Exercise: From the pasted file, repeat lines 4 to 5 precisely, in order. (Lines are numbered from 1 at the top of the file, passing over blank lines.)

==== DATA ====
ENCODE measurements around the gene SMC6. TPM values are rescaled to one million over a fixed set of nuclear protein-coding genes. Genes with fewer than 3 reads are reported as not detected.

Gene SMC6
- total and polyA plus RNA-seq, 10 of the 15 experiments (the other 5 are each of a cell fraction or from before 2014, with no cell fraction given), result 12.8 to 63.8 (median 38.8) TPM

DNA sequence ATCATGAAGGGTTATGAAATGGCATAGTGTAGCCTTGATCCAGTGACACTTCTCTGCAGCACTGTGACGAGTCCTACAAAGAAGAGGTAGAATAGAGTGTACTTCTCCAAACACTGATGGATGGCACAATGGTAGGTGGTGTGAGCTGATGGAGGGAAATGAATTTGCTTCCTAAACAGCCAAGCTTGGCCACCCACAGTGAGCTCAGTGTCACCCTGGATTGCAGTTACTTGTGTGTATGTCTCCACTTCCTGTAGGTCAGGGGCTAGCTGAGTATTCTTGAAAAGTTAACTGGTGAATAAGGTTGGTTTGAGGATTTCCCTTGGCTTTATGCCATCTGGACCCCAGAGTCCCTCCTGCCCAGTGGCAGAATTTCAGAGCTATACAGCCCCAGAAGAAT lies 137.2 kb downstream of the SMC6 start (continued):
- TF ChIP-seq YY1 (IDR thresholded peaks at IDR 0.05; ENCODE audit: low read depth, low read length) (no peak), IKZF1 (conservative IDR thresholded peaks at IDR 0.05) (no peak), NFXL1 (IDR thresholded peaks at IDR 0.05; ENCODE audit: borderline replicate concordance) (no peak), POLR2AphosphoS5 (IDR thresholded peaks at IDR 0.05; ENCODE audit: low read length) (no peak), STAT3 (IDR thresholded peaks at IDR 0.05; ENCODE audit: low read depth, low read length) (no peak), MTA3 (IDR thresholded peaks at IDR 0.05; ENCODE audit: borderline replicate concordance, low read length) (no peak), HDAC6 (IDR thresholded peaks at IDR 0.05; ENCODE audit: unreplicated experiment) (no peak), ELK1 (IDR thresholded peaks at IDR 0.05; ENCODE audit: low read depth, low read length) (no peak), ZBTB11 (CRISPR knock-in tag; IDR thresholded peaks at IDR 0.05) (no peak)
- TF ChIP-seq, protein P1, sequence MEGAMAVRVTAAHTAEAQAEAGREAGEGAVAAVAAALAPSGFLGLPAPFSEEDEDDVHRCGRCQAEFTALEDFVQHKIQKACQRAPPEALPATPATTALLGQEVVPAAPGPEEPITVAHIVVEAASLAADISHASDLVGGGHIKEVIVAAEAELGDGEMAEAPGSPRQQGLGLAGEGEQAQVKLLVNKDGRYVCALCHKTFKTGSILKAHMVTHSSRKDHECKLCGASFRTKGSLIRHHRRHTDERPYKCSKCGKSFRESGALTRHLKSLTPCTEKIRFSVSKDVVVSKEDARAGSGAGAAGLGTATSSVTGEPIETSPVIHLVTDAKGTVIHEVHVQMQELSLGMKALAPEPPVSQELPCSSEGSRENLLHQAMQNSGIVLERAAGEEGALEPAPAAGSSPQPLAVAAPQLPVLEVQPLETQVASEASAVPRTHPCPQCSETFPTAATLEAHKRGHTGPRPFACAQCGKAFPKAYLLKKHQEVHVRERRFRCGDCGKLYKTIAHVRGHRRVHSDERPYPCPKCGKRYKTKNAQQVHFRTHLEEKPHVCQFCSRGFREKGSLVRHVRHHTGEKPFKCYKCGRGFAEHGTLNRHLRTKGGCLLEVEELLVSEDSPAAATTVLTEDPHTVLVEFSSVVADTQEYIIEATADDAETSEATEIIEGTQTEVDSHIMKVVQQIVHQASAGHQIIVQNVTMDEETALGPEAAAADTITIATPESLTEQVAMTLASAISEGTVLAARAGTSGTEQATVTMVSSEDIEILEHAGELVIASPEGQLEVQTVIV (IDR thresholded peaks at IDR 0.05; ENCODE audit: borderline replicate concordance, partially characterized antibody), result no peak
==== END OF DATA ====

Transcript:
DNA sequence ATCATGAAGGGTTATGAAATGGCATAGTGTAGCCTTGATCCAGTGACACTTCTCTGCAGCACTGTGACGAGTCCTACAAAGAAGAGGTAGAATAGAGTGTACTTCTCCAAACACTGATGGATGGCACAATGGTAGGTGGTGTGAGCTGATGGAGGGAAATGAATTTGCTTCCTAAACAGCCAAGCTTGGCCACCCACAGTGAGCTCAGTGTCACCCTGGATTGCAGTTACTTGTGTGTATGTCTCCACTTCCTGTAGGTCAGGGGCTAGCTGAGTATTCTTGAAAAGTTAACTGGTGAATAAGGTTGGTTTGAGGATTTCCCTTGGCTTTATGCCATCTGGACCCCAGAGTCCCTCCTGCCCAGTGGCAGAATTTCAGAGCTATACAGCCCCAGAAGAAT lies 137.2 kb downstream of the SMC6 start (continued):
- TF ChIP-seq YY1 (IDR thresholded peaks at IDR 0.05; ENCODE audit: low read depth, low read length) (no peak), IKZF1 (conservative IDR thresholded peaks at IDR 0.05) (no peak), NFXL1 (IDR thresholded peaks at IDR 0.05; ENCODE audit: borderline replicate concordance) (no peak), POLR2AphosphoS5 (IDR thresholded peaks at IDR 0.05; ENCODE audit: low read length) (no peak), STAT3 (IDR thresholded peaks at IDR 0.05; ENCODE audit: low read depth, low read length) (no peak), MTA3 (IDR thresholded peaks at IDR 0.05; ENCODE audit: borderline replicate concordance, low read length) (no peak), HDAC6 (IDR thresholded peaks at IDR 0.05; ENCODE audit: unreplicated experiment) (no peak), ELK1 (IDR thresholded peaks at IDR 0.05; ENCODE audit: low read depth, low read length) (no peak), ZBTB11 (CRISPR knock-in tag; IDR thresholded peaks at IDR 0.05) (no peak)